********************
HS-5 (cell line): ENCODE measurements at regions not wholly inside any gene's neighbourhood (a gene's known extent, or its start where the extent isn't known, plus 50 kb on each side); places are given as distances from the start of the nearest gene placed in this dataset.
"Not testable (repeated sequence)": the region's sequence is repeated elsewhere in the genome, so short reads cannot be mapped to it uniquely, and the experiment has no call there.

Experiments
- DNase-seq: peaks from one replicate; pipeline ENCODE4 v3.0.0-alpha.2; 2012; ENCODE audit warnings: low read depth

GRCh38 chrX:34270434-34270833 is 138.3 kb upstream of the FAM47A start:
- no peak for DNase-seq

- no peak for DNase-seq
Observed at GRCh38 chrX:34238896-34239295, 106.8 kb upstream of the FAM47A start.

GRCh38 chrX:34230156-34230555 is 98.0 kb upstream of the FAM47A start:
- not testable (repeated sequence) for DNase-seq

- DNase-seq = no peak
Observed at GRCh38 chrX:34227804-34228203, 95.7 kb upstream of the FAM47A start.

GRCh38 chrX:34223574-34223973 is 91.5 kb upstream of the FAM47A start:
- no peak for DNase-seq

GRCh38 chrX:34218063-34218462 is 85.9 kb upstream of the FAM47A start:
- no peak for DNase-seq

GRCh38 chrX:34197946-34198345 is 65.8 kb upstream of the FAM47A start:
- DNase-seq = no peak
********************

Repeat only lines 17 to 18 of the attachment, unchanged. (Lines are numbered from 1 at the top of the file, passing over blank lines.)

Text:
GRCh38 chrX:34197946-34198345 is 65.8 kb upstream of the FAM47A start:
- DNase-seq = no peak